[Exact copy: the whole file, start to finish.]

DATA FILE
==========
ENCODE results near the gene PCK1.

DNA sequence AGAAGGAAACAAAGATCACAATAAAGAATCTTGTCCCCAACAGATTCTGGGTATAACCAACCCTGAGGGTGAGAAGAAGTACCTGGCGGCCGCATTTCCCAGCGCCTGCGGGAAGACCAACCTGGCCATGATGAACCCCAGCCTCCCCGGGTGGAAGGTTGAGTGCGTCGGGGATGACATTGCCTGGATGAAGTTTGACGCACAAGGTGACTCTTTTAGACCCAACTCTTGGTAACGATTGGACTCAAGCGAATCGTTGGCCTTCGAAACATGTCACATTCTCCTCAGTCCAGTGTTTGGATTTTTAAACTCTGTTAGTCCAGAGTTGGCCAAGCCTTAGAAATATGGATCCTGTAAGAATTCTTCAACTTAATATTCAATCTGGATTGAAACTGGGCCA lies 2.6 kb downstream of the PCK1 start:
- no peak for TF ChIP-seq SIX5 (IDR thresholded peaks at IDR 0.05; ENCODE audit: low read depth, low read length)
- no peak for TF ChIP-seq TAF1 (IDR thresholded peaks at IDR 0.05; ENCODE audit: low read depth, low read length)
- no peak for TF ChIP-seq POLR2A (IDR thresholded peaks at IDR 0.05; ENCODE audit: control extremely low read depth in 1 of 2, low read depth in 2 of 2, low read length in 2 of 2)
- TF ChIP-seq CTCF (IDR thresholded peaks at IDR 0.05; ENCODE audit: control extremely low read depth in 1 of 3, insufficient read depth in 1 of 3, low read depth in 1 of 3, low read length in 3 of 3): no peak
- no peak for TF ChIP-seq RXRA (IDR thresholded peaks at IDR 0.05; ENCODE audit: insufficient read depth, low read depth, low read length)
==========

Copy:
ENCODE results near the gene PCK1.

DNA sequence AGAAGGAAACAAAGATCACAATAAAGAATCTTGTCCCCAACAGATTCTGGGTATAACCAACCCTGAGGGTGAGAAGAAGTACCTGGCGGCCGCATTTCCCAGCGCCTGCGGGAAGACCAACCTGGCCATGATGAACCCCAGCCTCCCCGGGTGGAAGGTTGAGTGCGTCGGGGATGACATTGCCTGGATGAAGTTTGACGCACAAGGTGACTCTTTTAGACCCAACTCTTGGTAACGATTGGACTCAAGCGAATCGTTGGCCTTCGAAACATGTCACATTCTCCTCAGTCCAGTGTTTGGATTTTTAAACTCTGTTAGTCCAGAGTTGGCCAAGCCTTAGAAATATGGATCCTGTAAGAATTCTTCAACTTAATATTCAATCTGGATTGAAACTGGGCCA lies 2.6 kb downstream of the PCK1 start:
- no peak for TF ChIP-seq SIX5 (IDR thresholded peaks at IDR 0.05; ENCODE audit: low read depth, low read length)
- no peak for TF ChIP-seq TAF1 (IDR thresholded peaks at IDR 0.05; ENCODE audit: low read depth, low read length)
- no peak for TF ChIP-seq POLR2A (IDR thresholded peaks at IDR 0.05; ENCODE audit: control extremely low read depth in 1 of 2, low read depth in 2 of 2, low read length in 2 of 2)
- TF ChIP-seq CTCF (IDR thresholded peaks at IDR 0.05; ENCODE audit: control extremely low read depth in 1 of 3, insufficient read depth in 1 of 3, low read depth in 1 of 3, low read length in 3 of 3): no peak
- no peak for TF ChIP-seq RXRA (IDR thresholded peaks at IDR 0.05; ENCODE audit: insufficient read depth, low read depth, low read length)